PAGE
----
When I reviewed Barry Cooper’s Never Get Busted Again video about how to travel with illegal drugs in your car, I said the most controversial part was his advice to never refuse a police request to search your car. That goes against all the legal advice I’ve ever read. Criminal defense lawyers always advise against consenting to any search.
I’ve often felt that such advice was a little bit detached from the reality of a stressful police encounter. Lawyers see these cases in the legal context, and it’s easy for them to say you should refuse consent, but they rarely describe how to refuse consent. When your road trip has been interrupted by siren and flashing lights and there’s 220 pounds of state trooper asking with barely contained rage if you mind opening your trunk, sir…what the heck are you supposed to do?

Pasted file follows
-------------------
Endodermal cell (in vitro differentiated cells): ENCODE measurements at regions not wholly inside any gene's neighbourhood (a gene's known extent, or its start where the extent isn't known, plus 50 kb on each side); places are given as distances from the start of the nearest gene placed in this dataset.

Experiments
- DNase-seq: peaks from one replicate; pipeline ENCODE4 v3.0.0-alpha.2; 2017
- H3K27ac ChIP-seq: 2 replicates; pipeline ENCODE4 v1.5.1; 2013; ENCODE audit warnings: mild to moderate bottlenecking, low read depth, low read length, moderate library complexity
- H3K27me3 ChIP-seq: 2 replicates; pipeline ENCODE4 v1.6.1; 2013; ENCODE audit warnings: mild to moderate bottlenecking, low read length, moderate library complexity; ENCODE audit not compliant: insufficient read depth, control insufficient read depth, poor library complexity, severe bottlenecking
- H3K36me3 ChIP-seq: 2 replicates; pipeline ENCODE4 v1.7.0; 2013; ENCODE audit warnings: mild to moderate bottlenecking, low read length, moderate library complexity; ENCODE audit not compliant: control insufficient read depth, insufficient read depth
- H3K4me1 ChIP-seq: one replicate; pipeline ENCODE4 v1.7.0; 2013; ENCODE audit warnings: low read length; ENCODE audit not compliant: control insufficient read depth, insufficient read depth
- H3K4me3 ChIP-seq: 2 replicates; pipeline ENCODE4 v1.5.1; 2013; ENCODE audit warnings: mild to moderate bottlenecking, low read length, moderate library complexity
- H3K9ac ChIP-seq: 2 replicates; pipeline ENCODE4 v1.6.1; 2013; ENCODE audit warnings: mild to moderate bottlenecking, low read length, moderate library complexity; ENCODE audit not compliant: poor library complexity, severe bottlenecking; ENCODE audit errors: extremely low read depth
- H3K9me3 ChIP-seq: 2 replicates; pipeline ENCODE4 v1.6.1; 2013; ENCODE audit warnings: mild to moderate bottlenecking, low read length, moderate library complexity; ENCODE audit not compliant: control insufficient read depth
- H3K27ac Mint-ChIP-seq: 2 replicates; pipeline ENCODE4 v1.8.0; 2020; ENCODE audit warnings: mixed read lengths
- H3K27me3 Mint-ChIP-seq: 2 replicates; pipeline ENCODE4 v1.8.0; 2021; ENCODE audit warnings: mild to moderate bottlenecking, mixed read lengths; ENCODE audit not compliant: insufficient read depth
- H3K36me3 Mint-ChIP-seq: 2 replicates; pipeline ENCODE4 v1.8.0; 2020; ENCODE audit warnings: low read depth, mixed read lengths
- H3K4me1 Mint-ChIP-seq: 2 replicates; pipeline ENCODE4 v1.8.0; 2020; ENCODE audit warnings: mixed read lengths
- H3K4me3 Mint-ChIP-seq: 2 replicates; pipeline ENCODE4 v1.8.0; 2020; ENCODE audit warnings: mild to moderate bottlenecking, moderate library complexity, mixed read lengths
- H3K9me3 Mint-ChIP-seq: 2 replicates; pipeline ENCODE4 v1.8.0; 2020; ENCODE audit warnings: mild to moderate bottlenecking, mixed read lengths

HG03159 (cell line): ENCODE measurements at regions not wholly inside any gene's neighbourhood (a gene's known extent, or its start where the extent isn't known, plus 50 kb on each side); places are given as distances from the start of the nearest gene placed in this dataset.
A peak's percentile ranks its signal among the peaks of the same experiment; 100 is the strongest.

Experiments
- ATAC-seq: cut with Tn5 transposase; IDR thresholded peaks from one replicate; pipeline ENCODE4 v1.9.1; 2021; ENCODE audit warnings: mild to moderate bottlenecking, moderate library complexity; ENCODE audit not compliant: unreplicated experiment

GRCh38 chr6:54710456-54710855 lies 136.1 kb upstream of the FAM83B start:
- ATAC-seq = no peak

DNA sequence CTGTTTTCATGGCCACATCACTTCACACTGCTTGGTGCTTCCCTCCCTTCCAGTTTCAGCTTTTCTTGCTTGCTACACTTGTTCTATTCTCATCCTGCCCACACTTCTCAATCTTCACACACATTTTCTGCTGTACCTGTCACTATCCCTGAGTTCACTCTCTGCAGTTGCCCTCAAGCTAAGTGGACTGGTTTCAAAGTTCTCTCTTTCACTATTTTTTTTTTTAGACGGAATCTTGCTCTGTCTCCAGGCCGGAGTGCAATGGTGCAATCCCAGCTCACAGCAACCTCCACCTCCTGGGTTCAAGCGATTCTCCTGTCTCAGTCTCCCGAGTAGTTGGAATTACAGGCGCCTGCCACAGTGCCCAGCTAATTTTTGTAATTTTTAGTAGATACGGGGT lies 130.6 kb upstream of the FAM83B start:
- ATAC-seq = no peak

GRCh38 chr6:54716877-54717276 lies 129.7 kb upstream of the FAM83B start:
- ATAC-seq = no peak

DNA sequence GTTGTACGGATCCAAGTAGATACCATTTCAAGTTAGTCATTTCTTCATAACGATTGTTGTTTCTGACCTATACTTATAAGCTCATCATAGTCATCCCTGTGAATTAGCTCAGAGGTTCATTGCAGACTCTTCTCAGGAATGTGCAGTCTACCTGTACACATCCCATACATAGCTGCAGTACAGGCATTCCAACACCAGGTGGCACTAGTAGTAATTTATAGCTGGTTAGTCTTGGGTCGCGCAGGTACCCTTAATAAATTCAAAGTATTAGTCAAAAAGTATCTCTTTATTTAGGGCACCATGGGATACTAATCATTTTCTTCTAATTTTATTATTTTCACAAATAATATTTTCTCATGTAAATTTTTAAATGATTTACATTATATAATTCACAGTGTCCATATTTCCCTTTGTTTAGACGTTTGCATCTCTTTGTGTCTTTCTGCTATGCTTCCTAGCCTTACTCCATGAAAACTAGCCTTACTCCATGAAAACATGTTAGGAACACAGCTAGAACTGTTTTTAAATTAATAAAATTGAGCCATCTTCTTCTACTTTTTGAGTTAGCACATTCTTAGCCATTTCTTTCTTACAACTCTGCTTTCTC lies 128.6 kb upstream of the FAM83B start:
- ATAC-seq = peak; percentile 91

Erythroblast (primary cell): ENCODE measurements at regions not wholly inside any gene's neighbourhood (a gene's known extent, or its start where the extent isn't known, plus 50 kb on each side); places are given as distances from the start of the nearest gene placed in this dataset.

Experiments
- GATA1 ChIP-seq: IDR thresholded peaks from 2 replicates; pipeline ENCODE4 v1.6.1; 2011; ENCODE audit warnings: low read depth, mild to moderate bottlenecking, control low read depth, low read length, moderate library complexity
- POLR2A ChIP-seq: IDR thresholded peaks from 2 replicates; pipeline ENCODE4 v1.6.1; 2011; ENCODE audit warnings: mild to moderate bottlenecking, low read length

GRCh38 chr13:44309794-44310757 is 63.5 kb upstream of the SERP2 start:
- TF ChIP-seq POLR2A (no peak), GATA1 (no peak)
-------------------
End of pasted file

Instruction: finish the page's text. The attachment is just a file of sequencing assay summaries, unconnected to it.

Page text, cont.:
Cooper’s Never Get Busted Again video approaches the issue almost purely from the dynamics of the police encounter, not from the legal viewpoint, and his basic advice is that you should consent to a search if your stash is well hidden, because the officer will give up after a few minutes of routine searching.
On the other hand, if you refuse a search, the officers will treat that as an admission that you have something to hide. Legally, it’s not, but there on the side of the road, that’s what it is. According to Cooper, this will encourage the officer to find some way—perhaps legal, perhaps not—to search your car. He’ll call in a drug dog, he’ll call in other cops, and one way or another he’ll search your car. So your best bet is to consent to the search in the hope he won’t make much of an effort.
When I said lawyers are detached from the reality of police encounters, I wasn’t referring to the folks at the Flex Your Rights Foundation. They put out the very-well-received Busted DVD, which shows you how to preserve your rights during an encounter with police. They disagreed with Cooper’s advice: